Sensitized brain response to acute pain in patients using prescription opiates for chronic pain: A pilot study

Logan T. Dowdle, Jeffrey J. Borckardt, Sudie E. Back, Katherine Morgan, David Adams, Alok Madan, Wendy Balliet, Colleen A. Hanlon

Research output: Contribution to journalArticlepeer-review

5 Scopus citations


Background: Chronic opiate use leads to a sensitized behavioral response to acute pain, which in turn, leads to escalating doses of opiates. This study was designed to test the hypothesis that chronic opiate usage is also associated with a sensitized neurobiological response to acute pain in individuals that have used prescription opiates for 6 or more months. Methods: Fourteen patients with non-alcoholic chronic pancreatitis that have been taking prescription opiates for 6 or more months and 14 gender matched, non-opiate using controls were enrolled. Functional neuroimaging data was acquired while participants received blocks of thermal stimulation to their wrist (individually-tailored to their pain threshold). Results: Self-reported pain was significantly greater in opiate using patients (3.4 ± 3.4) than controls (0.2 ± 0.8: Brief Pain Inventory p < 0.005), however no significant difference between groups was observed in the individually-tailored pain thresholds. Opiate using patients evidenced a significantly greater response to pain than controls in two established nodes of the “Pain Matrix”: somatosensory cortex (p FWE ≤0.001) and anterior cingulate cortex (p ≤ 0.01). This response was positively correlated with prescribed morphine equivalent dosages (average: 133.5 ± 94.8 mg/day). Conclusion: The findings suggest that in chronic pancreatitis patients, a dose of opiates that normalizes their behavioral response to acute pain is associated with an amplified neural response to acute pain. Further longitudinal studies are needed to determine if this neural sensitization hastens a behavioral tolerance to opiates or the development of an opioid use disorder.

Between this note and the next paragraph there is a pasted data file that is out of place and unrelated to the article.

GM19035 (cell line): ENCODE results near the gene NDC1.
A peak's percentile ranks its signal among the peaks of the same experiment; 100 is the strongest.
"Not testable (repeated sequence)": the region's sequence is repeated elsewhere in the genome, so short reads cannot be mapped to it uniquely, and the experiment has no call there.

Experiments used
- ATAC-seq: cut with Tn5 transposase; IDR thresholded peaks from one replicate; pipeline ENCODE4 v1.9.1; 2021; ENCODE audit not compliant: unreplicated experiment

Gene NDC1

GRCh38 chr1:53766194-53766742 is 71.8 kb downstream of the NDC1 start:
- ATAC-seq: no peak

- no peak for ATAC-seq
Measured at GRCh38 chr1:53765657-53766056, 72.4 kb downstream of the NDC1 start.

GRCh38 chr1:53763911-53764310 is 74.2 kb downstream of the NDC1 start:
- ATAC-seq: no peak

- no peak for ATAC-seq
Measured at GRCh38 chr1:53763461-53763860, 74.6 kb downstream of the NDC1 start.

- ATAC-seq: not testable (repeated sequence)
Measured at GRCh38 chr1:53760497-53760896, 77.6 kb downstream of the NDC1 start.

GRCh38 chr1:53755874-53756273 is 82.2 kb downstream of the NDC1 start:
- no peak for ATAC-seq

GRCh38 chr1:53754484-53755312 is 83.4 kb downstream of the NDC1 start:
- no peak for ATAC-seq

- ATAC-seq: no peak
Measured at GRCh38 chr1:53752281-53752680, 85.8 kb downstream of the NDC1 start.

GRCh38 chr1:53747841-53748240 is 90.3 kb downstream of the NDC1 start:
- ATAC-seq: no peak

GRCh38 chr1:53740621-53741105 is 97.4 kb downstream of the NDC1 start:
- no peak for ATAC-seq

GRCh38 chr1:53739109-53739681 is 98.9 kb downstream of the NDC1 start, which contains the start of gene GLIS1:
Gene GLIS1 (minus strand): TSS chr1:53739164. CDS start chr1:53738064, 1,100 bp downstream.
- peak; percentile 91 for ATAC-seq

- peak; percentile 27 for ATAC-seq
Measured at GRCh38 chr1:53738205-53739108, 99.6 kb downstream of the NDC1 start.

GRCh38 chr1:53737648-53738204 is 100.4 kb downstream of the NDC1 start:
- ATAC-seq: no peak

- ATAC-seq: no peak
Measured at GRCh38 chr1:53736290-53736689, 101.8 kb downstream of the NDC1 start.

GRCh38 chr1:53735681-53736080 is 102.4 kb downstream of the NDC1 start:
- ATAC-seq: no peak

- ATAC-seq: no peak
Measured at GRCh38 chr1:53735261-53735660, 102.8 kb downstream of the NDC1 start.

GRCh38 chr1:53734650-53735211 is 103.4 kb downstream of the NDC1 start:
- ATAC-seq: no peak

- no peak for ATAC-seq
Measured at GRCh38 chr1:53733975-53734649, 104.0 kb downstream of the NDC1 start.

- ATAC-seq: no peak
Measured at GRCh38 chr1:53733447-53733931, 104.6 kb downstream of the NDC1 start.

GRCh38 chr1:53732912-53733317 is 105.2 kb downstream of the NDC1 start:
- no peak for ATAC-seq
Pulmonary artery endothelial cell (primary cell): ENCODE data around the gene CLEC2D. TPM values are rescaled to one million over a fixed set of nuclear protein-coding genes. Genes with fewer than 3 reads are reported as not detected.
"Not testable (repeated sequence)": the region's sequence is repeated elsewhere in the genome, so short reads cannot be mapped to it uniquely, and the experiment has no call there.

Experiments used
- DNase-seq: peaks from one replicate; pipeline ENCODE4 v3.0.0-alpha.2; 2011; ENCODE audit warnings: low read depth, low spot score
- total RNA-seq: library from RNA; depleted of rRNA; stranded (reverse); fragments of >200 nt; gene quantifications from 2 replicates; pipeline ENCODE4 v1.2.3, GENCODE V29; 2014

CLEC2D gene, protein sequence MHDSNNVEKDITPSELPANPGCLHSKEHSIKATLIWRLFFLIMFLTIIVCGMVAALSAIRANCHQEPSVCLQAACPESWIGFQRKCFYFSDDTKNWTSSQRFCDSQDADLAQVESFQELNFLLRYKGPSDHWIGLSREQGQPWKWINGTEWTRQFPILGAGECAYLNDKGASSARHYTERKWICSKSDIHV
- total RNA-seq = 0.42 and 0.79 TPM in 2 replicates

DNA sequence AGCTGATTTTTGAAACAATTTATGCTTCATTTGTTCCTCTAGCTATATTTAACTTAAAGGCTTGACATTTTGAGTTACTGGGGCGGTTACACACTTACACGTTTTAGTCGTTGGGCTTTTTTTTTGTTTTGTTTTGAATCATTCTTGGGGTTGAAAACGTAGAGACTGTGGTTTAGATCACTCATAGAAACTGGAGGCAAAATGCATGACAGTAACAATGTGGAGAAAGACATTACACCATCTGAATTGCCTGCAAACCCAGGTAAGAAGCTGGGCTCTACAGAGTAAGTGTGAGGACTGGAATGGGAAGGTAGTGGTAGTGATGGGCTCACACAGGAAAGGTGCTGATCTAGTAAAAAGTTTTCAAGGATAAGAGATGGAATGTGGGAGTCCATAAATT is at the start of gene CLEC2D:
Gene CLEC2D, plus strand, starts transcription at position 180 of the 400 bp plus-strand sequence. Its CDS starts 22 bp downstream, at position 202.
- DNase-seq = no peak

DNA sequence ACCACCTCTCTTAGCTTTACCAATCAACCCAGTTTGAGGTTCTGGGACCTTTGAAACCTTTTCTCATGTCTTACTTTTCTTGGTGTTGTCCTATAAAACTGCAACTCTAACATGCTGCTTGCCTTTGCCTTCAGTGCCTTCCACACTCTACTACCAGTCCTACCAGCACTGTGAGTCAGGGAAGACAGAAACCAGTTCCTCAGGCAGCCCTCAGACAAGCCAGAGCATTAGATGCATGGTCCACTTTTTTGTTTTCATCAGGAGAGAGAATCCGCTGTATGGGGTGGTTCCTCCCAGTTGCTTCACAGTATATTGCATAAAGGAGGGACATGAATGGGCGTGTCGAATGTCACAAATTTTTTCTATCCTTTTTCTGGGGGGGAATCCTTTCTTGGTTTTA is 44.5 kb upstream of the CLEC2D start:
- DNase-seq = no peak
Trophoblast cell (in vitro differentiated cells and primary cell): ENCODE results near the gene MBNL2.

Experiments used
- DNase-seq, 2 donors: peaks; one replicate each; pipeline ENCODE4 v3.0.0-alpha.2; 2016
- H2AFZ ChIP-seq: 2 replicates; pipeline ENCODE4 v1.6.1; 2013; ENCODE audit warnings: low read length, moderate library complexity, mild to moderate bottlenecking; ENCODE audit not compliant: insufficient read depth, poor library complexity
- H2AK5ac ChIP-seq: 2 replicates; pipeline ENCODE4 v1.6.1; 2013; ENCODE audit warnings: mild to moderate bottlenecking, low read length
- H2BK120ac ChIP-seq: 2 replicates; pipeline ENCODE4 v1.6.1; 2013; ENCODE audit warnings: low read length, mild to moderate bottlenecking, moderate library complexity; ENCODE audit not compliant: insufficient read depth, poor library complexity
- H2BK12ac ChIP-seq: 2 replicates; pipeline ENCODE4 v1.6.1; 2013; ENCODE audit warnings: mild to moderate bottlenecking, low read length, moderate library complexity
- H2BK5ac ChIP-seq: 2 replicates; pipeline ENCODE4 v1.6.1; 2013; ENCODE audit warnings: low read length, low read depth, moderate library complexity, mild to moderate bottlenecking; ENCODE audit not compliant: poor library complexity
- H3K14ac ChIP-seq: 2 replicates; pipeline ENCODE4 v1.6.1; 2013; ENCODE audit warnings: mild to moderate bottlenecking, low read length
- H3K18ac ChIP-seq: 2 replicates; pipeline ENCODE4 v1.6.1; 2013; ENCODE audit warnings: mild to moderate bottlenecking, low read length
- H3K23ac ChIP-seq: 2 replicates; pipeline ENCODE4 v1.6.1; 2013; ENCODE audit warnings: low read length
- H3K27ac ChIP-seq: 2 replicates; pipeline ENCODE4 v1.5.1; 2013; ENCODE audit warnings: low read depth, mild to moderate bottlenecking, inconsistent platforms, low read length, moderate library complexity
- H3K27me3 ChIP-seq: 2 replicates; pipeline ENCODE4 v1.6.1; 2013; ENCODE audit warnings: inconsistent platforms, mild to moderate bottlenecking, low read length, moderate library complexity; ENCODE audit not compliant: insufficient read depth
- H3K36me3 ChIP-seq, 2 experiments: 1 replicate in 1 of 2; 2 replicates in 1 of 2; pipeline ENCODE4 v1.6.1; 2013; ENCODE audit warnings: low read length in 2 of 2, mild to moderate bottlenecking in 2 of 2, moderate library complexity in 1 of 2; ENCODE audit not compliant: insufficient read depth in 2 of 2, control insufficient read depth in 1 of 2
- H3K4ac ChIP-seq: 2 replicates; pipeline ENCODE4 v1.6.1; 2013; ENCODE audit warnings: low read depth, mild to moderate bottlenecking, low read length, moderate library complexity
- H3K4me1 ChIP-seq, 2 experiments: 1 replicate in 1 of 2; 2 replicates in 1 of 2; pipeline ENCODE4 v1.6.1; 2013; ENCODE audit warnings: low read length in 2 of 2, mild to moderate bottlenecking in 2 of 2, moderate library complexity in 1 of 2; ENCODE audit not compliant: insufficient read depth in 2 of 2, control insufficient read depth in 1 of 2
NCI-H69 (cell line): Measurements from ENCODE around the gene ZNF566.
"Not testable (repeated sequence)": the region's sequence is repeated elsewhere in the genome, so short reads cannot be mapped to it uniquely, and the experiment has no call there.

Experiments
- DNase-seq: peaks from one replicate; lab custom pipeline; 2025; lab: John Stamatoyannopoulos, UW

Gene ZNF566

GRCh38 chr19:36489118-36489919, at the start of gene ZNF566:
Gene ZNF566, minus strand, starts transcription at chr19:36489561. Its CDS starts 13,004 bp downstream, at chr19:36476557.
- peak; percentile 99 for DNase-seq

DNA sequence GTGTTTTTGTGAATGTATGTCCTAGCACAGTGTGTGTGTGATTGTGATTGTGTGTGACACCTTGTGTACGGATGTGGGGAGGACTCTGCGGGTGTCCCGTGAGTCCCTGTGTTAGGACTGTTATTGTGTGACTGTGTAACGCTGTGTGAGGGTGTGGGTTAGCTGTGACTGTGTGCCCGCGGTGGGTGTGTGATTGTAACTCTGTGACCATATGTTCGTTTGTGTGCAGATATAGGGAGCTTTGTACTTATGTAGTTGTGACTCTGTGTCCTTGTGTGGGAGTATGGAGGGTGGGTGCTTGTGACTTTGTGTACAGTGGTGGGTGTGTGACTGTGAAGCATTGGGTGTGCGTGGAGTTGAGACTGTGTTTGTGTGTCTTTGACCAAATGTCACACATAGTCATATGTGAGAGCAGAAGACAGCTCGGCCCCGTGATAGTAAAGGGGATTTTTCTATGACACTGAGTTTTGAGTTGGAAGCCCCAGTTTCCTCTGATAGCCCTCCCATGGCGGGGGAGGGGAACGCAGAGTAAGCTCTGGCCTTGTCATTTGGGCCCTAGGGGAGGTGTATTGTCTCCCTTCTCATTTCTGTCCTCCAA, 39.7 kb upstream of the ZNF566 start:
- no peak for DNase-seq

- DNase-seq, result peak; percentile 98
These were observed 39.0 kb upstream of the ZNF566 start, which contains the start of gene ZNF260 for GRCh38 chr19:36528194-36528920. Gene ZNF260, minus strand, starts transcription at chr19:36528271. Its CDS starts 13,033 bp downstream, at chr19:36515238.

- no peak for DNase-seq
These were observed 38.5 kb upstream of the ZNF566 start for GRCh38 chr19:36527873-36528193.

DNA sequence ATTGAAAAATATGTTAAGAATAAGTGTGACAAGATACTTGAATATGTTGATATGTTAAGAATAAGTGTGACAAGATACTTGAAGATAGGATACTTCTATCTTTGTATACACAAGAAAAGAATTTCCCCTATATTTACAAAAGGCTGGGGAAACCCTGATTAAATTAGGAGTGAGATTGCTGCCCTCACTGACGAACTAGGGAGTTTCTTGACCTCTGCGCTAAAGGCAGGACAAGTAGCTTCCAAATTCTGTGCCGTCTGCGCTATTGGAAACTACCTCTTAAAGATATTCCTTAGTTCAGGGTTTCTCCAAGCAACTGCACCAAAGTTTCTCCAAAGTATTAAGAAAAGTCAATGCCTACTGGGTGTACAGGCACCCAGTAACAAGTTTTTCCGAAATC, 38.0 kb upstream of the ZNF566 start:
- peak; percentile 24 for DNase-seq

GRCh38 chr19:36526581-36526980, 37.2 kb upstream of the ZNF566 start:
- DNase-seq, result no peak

Original languageEnglish (US)
Pages (from-to)6-13
Number of pages8
JournalDrug and Alcohol Dependence
StatePublished - Jul 1 2019


  • Hyperalgesia
  • Opioids
  • Pain
  • Prescription opiates
  • fMRI

ASJC Scopus subject areas

  • Toxicology
  • Pharmacology
  • Psychiatry and Mental health
  • Pharmacology (medical)


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